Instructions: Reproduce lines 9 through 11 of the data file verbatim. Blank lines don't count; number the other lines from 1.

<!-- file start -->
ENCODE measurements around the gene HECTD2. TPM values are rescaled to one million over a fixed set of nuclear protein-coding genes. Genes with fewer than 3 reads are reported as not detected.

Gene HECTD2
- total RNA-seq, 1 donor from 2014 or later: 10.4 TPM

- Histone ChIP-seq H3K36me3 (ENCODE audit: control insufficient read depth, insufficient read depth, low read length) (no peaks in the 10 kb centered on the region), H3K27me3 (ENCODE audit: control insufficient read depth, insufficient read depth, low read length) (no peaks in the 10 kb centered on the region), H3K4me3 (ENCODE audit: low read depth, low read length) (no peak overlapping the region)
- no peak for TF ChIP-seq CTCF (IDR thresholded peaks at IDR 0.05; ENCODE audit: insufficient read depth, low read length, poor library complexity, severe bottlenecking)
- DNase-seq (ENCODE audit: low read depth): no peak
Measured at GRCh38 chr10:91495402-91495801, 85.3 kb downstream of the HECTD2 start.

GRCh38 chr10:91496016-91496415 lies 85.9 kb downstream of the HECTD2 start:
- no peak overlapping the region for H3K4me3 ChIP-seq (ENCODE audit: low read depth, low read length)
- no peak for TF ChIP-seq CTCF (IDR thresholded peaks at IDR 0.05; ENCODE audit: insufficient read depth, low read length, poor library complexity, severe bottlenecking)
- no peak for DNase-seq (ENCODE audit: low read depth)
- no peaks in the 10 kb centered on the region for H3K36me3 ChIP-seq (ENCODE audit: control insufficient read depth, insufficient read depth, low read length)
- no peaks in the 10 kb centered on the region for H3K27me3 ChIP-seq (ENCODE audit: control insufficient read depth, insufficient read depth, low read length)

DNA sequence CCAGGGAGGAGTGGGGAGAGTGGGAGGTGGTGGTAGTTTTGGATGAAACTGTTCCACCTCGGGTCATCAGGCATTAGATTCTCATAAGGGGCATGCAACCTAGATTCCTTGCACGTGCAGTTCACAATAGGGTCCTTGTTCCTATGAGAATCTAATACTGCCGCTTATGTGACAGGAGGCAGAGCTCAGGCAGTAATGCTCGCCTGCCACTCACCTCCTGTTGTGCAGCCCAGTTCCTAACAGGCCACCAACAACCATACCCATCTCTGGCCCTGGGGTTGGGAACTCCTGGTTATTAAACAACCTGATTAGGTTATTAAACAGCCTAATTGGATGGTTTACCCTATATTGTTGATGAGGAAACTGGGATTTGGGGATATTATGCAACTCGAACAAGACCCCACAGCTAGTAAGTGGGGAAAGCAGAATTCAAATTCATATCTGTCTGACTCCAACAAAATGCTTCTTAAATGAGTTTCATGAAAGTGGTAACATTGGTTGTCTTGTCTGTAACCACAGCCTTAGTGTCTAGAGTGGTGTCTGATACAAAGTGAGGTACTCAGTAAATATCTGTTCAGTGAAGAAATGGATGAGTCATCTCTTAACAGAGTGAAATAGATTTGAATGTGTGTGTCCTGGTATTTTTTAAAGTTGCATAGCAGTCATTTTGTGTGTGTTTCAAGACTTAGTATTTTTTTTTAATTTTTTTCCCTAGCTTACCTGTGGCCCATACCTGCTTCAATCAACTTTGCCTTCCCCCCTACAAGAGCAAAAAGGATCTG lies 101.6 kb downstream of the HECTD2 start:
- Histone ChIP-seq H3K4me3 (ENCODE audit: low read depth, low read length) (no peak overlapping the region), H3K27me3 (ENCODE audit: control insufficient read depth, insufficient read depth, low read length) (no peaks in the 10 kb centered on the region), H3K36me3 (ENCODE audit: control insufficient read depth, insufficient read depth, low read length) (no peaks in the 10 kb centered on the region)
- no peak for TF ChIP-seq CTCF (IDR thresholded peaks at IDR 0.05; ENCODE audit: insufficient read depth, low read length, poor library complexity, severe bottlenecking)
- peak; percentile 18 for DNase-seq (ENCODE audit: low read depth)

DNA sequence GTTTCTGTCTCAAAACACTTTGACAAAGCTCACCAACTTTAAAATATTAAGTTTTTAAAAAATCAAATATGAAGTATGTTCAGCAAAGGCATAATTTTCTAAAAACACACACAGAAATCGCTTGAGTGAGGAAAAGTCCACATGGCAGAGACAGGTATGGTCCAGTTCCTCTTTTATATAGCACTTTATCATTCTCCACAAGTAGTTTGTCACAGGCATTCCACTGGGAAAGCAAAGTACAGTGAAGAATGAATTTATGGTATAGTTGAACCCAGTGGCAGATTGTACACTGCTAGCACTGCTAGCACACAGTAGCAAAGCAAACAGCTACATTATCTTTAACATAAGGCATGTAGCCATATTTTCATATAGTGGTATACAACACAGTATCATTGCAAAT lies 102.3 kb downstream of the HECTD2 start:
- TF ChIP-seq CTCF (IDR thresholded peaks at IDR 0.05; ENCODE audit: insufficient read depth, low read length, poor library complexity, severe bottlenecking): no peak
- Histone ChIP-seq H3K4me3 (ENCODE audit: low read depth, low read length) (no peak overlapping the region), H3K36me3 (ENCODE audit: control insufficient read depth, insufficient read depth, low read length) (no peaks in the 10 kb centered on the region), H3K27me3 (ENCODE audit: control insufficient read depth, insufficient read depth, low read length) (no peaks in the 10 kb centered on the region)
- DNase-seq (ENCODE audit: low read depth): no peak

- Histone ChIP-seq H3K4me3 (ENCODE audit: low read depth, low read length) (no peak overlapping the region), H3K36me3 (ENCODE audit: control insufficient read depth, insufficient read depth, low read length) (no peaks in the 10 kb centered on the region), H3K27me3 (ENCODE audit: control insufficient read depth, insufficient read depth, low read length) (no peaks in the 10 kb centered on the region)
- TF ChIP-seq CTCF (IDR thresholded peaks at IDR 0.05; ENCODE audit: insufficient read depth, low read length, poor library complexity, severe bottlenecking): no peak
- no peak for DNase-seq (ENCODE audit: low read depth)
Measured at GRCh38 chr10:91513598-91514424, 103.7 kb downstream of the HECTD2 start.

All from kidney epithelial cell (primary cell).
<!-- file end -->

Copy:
- no peak overlapping the region for H3K4me3 ChIP-seq (ENCODE audit: low read depth, low read length)
- no peak for TF ChIP-seq CTCF (IDR thresholded peaks at IDR 0.05; ENCODE audit: insufficient read depth, low read length, poor library complexity, severe bottlenecking)
- no peak for DNase-seq (ENCODE audit: low read depth)